Presentation tips from a Vocal Coach

We already wrote on how to Pitch your Success in an earlier blogpost. What about getting some tips on how to successfully give a public presentation from a vocal perspective?

As I’m writing this, I am preparing my presentation for the first Coachademy Inspirational Series in Amsterdam: The Neuroscience of Apps (check out the event here). And, of course, I turned to one of our Coachademy Coaches to get some advice on how to improve my public performance. Our very best Vocal Coach is Davide Piludu Verdigris, who also agreed on sharing some tips for this blog.

Davide’s work consist in making vocal techniques natural and automatic for people. This way, artists, performers and public speakers do not have to think about how they are talking and can instead focus on their interpretation and expressiveness to get their message across more effectively.

Yet, not all the work is done on the voice. During the coaching sessions there are also other techniques that come into play and that are aimed at unblocking personal issues and situations that may stand in the way of the performance. 

Davide tells me that a public presentation or an elevator pitch is a real theatrical performance. Therefore, it has to be studied and prepared in all its details. Think about the intention, intonation, strategic pauses, key words, posture, gestures, gaze, etc…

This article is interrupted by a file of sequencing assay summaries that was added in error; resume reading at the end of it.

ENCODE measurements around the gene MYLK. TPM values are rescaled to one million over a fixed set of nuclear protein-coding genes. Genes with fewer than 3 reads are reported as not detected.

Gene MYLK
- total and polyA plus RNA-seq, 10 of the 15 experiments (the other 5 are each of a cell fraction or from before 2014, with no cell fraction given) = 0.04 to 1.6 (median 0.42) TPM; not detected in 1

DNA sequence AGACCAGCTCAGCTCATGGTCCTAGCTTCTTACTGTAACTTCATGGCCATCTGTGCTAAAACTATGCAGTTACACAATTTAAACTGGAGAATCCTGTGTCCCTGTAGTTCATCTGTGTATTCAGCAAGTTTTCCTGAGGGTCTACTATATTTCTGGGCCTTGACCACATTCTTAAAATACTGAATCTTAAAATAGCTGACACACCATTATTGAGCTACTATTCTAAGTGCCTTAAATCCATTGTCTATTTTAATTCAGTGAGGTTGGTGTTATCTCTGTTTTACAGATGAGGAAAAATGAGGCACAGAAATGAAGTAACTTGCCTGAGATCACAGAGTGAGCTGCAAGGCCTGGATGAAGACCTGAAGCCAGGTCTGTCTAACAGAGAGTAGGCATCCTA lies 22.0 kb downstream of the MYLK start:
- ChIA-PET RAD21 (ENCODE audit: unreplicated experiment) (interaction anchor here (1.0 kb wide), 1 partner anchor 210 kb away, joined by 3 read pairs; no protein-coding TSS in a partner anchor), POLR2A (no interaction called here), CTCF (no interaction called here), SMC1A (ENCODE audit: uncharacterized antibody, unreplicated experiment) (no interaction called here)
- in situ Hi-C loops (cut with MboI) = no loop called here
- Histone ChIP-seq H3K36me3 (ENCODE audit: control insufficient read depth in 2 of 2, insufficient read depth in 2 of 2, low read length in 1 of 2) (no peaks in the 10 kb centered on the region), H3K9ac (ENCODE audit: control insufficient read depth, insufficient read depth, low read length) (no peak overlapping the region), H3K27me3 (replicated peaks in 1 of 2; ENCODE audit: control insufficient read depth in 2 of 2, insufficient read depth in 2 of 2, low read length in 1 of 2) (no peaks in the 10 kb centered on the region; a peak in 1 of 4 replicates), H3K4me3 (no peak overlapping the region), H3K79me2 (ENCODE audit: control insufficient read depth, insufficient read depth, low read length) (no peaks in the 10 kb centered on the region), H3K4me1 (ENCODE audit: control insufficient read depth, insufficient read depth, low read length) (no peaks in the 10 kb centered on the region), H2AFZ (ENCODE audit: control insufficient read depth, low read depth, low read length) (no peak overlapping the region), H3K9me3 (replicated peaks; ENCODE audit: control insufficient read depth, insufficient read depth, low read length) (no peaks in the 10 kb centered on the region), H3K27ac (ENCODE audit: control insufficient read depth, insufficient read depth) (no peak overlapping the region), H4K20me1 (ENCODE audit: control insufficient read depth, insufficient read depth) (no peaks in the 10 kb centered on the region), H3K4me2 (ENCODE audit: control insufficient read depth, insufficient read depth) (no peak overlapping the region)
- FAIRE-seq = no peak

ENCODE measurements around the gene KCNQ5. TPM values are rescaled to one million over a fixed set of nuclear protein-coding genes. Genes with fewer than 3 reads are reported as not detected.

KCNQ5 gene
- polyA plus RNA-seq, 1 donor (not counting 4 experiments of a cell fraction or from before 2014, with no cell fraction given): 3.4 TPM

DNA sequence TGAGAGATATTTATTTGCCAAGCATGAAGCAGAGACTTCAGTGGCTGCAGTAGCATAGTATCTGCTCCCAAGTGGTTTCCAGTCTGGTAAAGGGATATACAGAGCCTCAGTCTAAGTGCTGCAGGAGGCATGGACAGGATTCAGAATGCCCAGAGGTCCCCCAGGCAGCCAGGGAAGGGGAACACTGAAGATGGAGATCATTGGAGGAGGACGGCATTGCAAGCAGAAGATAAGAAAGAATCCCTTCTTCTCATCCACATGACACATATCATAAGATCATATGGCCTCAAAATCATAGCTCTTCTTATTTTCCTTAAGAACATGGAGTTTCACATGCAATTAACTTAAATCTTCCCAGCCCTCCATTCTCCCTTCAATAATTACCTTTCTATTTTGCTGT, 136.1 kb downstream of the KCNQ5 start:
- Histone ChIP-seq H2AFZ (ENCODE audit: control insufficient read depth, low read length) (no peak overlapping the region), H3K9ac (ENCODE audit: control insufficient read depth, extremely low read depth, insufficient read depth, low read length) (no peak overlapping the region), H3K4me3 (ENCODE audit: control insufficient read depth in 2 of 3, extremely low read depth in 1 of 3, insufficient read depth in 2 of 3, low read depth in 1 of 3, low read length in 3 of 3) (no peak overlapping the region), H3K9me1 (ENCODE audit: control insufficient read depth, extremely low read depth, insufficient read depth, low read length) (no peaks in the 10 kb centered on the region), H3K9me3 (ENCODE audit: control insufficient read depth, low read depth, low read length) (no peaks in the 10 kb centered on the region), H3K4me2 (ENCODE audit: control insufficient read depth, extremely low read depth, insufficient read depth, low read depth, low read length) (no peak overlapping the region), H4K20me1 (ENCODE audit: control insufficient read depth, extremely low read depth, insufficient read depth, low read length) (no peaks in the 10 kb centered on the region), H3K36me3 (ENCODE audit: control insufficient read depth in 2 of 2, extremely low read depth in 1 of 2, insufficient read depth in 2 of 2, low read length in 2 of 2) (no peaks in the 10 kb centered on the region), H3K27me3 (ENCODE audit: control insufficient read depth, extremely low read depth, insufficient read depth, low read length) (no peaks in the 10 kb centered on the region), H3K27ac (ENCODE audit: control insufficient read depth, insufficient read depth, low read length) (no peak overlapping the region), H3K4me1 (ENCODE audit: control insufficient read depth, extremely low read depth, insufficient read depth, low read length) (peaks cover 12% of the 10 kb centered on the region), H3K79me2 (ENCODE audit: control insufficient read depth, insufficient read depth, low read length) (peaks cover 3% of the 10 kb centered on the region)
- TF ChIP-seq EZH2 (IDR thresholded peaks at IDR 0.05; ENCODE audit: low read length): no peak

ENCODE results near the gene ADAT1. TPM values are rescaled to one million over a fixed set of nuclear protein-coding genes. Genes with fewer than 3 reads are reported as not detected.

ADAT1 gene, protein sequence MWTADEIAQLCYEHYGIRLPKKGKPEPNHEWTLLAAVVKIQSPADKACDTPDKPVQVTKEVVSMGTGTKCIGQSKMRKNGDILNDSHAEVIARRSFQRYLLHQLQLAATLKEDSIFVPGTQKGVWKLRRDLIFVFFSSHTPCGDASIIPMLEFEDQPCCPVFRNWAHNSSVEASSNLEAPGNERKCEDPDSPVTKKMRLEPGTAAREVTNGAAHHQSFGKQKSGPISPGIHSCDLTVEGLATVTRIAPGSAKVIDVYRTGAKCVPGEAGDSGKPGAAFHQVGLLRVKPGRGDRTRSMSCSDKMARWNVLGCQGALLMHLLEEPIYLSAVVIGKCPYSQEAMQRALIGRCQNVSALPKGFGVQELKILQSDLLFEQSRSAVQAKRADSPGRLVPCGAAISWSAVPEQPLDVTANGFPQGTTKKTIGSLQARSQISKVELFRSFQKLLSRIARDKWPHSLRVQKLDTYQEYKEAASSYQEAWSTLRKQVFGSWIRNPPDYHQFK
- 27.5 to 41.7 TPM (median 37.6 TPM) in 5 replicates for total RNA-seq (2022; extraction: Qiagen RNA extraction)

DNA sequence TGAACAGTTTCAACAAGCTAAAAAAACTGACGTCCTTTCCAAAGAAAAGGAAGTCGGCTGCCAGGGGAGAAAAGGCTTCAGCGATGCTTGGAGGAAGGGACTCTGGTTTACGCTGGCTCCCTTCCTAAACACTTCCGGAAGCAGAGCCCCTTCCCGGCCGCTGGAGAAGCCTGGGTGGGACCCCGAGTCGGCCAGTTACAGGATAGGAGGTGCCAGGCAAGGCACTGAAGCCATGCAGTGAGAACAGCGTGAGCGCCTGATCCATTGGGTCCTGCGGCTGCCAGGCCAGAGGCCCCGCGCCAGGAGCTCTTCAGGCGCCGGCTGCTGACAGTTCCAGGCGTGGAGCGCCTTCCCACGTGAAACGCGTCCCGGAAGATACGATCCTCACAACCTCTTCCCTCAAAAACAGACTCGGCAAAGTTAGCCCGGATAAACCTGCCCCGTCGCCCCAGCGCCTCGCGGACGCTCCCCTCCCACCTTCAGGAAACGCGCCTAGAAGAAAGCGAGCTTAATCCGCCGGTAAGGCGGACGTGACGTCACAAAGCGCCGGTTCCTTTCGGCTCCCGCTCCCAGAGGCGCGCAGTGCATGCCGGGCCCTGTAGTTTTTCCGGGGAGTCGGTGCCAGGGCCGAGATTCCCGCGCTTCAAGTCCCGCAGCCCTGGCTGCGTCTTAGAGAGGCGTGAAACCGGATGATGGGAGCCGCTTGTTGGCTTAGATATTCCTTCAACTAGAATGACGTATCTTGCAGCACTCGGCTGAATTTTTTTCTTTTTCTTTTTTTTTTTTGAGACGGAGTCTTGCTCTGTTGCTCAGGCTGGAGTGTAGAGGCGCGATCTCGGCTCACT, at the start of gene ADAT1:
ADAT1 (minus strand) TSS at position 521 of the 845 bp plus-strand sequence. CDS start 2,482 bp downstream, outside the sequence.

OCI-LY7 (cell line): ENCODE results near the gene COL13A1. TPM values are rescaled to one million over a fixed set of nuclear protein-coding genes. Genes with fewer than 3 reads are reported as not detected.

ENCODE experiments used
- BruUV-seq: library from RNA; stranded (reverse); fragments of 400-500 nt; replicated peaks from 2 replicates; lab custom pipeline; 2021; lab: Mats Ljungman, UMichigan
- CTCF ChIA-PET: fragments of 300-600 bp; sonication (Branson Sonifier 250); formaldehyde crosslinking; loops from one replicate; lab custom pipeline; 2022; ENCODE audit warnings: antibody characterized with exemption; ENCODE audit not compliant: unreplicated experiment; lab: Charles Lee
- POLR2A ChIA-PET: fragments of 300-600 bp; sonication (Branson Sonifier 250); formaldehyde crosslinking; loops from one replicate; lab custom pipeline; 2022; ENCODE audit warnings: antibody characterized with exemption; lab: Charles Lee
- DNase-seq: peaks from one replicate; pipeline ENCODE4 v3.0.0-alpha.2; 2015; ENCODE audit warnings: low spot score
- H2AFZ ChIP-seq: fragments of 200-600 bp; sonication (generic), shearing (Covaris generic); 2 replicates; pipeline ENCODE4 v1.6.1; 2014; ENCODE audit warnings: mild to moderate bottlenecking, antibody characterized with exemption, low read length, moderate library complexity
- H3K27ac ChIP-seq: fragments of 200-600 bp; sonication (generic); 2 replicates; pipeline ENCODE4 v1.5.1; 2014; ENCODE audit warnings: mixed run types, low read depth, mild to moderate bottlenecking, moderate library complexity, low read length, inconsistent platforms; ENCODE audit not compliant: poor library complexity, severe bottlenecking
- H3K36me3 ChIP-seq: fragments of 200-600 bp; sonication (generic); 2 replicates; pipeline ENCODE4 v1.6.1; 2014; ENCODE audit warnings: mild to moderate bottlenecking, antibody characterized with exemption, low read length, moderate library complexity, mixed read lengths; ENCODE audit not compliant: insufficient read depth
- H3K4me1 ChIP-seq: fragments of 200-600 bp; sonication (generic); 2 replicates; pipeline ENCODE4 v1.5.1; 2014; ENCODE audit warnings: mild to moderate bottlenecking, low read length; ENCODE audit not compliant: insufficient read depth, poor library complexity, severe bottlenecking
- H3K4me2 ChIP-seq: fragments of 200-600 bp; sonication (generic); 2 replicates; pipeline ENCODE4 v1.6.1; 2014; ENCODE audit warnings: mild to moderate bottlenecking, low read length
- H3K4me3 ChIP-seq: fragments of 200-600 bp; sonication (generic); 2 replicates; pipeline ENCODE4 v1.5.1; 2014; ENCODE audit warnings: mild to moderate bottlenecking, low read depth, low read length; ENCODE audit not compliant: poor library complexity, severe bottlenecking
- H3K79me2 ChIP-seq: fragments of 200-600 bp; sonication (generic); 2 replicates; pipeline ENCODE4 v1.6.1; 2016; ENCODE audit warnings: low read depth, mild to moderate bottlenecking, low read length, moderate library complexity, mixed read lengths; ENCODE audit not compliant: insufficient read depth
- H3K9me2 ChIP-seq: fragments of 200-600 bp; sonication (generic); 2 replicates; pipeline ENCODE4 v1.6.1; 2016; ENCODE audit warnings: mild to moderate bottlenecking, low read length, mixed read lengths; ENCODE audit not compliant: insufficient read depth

Nothing has to be forgotten when preparing your talk. Studying your presentation is essential because it gives you a structure you can hold on to. Perhaps paradoxically, this structure also gives freedom. In fact, it is only by having fixed points that you feel the freedom to improvise in front of the audience.

Your presentation should not be studied by heart, word by word. The aim is to metabolize and master the arguments you want to expose to such a degree that you don’t lose yourself in digressions, reasoning and parenthesis. The overall talk can be sketched and essential, key concepts have to be memorable: i.e. carefully highlighted through pauses and gestures.

Remember then that any speaker is an actor. As such you entertain the audience, take them by hand to guide them through your story. After all, the magic of the theater exists thanks to the actor’s imagining power. When a public speaker is enthusiastic, living the situation with emotional engagement, consequently, these feelings are passed over to the audience.

Empathy is the basis of theatre.